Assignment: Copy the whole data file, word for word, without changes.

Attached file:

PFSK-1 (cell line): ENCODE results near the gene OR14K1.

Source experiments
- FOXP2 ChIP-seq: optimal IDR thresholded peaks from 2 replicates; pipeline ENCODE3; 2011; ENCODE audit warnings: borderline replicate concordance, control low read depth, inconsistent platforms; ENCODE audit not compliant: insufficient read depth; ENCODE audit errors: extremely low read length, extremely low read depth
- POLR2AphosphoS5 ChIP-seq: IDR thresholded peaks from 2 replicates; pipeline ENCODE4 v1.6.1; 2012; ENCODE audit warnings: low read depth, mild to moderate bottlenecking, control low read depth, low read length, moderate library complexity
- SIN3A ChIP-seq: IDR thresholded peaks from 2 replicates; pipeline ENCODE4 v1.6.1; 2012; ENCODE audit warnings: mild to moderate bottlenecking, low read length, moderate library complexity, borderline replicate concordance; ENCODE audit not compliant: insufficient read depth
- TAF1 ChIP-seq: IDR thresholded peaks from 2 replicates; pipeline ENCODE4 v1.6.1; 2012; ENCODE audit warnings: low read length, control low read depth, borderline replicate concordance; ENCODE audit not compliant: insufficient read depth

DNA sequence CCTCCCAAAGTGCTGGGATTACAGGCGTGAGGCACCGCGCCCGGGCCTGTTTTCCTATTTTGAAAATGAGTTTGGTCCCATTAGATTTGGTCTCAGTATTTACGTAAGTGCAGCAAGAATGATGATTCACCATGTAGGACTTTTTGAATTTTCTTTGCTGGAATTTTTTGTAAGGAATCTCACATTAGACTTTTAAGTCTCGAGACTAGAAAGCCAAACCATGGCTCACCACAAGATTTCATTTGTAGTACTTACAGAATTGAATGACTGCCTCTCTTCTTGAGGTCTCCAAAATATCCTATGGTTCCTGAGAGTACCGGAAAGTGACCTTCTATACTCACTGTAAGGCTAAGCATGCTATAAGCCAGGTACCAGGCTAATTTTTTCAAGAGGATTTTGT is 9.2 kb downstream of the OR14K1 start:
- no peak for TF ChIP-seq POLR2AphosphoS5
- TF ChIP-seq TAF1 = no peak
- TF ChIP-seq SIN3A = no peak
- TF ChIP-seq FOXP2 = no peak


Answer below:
PFSK-1 (cell line): ENCODE results near the gene OR14K1.

Source experiments
- FOXP2 ChIP-seq: optimal IDR thresholded peaks from 2 replicates; pipeline ENCODE3; 2011; ENCODE audit warnings: borderline replicate concordance, control low read depth, inconsistent platforms; ENCODE audit not compliant: insufficient read depth; ENCODE audit errors: extremely low read length, extremely low read depth
- POLR2AphosphoS5 ChIP-seq: IDR thresholded peaks from 2 replicates; pipeline ENCODE4 v1.6.1; 2012; ENCODE audit warnings: low read depth, mild to moderate bottlenecking, control low read depth, low read length, moderate library complexity
- SIN3A ChIP-seq: IDR thresholded peaks from 2 replicates; pipeline ENCODE4 v1.6.1; 2012; ENCODE audit warnings: mild to moderate bottlenecking, low read length, moderate library complexity, borderline replicate concordance; ENCODE audit not compliant: insufficient read depth
- TAF1 ChIP-seq: IDR thresholded peaks from 2 replicates; pipeline ENCODE4 v1.6.1; 2012; ENCODE audit warnings: low read length, control low read depth, borderline replicate concordance; ENCODE audit not compliant: insufficient read depth

DNA sequence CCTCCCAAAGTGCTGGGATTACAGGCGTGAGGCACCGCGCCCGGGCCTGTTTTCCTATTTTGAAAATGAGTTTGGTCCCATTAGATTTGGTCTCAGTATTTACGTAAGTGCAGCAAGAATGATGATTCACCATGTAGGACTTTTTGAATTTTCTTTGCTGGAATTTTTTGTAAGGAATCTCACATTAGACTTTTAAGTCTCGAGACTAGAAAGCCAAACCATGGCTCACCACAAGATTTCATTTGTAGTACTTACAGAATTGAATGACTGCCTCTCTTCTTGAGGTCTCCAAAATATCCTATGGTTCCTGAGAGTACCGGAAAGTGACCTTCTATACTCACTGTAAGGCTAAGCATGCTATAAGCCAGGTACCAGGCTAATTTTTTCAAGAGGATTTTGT is 9.2 kb downstream of the OR14K1 start:
- no peak for TF ChIP-seq POLR2AphosphoS5
- TF ChIP-seq TAF1 = no peak
- TF ChIP-seq SIN3A = no peak
- TF ChIP-seq FOXP2 = no peak